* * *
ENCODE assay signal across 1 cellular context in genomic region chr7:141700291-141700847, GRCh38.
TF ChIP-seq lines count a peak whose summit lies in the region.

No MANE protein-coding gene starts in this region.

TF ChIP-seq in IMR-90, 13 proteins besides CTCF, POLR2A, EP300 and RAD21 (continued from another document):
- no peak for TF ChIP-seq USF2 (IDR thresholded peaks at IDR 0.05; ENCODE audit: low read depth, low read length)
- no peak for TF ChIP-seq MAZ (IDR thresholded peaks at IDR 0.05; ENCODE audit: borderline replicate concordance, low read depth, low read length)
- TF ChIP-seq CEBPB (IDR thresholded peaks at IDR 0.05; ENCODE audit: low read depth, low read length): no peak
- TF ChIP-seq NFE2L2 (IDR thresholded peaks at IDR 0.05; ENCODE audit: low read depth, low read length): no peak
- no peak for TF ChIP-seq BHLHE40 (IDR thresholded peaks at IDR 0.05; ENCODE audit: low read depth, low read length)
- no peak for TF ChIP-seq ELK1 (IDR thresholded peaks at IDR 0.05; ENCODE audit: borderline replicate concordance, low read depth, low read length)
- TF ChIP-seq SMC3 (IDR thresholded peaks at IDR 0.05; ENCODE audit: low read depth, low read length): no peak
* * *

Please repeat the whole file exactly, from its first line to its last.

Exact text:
ENCODE assay signal across 1 cellular context in genomic region chr7:141700291-141700847, GRCh38.
TF ChIP-seq lines count a peak whose summit lies in the region.

No MANE protein-coding gene starts in this region.

TF ChIP-seq in IMR-90, 13 proteins besides CTCF, POLR2A, EP300 and RAD21 (continued from another document):
- no peak for TF ChIP-seq USF2 (IDR thresholded peaks at IDR 0.05; ENCODE audit: low read depth, low read length)
- no peak for TF ChIP-seq MAZ (IDR thresholded peaks at IDR 0.05; ENCODE audit: borderline replicate concordance, low read depth, low read length)
- TF ChIP-seq CEBPB (IDR thresholded peaks at IDR 0.05; ENCODE audit: low read depth, low read length): no peak
- TF ChIP-seq NFE2L2 (IDR thresholded peaks at IDR 0.05; ENCODE audit: low read depth, low read length): no peak
- no peak for TF ChIP-seq BHLHE40 (IDR thresholded peaks at IDR 0.05; ENCODE audit: low read depth, low read length)
- no peak for TF ChIP-seq ELK1 (IDR thresholded peaks at IDR 0.05; ENCODE audit: borderline replicate concordance, low read depth, low read length)
- TF ChIP-seq SMC3 (IDR thresholded peaks at IDR 0.05; ENCODE audit: low read depth, low read length): no peak